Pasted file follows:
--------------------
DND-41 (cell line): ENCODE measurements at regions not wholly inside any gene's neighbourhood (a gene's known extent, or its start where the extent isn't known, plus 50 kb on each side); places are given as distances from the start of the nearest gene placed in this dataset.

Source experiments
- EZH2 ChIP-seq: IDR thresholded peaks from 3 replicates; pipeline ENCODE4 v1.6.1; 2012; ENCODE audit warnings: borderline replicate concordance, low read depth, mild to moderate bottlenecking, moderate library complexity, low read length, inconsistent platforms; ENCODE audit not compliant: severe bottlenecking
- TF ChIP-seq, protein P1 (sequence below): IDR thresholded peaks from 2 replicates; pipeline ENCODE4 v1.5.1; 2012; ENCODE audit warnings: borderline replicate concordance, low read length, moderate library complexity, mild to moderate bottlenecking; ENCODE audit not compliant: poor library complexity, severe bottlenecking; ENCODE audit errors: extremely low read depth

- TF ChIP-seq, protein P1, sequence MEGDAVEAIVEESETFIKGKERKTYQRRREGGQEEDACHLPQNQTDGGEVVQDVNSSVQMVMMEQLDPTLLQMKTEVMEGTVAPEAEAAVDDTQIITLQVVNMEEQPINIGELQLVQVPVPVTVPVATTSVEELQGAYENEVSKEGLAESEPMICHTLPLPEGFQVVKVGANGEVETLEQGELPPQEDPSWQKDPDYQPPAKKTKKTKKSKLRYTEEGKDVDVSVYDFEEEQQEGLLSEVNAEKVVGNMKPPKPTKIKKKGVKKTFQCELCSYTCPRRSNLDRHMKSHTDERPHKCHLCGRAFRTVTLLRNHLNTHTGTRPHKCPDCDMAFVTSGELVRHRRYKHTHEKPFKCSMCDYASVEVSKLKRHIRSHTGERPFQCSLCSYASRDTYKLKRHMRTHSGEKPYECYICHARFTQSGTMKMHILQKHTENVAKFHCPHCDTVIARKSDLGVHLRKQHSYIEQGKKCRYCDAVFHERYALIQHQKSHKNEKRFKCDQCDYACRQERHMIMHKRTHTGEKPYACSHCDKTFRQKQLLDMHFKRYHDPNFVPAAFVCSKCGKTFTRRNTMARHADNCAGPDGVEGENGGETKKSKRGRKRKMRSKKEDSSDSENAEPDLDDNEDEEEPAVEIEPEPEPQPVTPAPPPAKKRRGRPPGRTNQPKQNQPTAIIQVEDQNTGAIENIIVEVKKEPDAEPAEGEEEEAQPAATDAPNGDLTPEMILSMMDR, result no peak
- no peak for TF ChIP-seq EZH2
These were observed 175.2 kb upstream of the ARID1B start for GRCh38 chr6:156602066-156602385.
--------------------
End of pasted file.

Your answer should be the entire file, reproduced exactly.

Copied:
DND-41 (cell line): ENCODE measurements at regions not wholly inside any gene's neighbourhood (a gene's known extent, or its start where the extent isn't known, plus 50 kb on each side); places are given as distances from the start of the nearest gene placed in this dataset.

Source experiments
- EZH2 ChIP-seq: IDR thresholded peaks from 3 replicates; pipeline ENCODE4 v1.6.1; 2012; ENCODE audit warnings: borderline replicate concordance, low read depth, mild to moderate bottlenecking, moderate library complexity, low read length, inconsistent platforms; ENCODE audit not compliant: severe bottlenecking
- TF ChIP-seq, protein P1 (sequence below): IDR thresholded peaks from 2 replicates; pipeline ENCODE4 v1.5.1; 2012; ENCODE audit warnings: borderline replicate concordance, low read length, moderate library complexity, mild to moderate bottlenecking; ENCODE audit not compliant: poor library complexity, severe bottlenecking; ENCODE audit errors: extremely low read depth

- TF ChIP-seq, protein P1, sequence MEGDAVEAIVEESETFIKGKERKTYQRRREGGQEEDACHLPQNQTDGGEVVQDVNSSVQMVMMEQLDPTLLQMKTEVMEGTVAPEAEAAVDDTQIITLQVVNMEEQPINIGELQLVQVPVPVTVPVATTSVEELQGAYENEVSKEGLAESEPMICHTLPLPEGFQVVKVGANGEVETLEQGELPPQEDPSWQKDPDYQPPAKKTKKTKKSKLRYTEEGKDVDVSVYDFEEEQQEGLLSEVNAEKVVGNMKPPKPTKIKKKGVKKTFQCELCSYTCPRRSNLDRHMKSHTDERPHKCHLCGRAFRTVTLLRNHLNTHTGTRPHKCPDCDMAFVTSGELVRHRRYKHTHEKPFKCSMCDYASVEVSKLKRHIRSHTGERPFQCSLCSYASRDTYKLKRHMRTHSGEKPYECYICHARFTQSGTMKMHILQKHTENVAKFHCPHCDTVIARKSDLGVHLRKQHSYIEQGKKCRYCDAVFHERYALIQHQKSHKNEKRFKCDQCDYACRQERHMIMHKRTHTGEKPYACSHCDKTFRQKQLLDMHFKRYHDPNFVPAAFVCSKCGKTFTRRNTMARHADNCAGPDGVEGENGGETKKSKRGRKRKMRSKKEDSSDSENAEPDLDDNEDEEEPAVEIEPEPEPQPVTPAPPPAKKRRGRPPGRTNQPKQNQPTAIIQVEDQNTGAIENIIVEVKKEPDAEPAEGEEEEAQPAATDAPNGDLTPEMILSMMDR, result no peak
- no peak for TF ChIP-seq EZH2
These were observed 175.2 kb upstream of the ARID1B start for GRCh38 chr6:156602066-156602385.